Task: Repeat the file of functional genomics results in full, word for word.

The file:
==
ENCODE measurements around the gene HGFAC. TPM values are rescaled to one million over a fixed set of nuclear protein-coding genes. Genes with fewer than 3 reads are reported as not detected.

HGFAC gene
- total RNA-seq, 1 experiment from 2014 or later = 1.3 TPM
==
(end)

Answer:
ENCODE measurements around the gene HGFAC. TPM values are rescaled to one million over a fixed set of nuclear protein-coding genes. Genes with fewer than 3 reads are reported as not detected.

HGFAC gene
- total RNA-seq, 1 experiment from 2014 or later = 1.3 TPM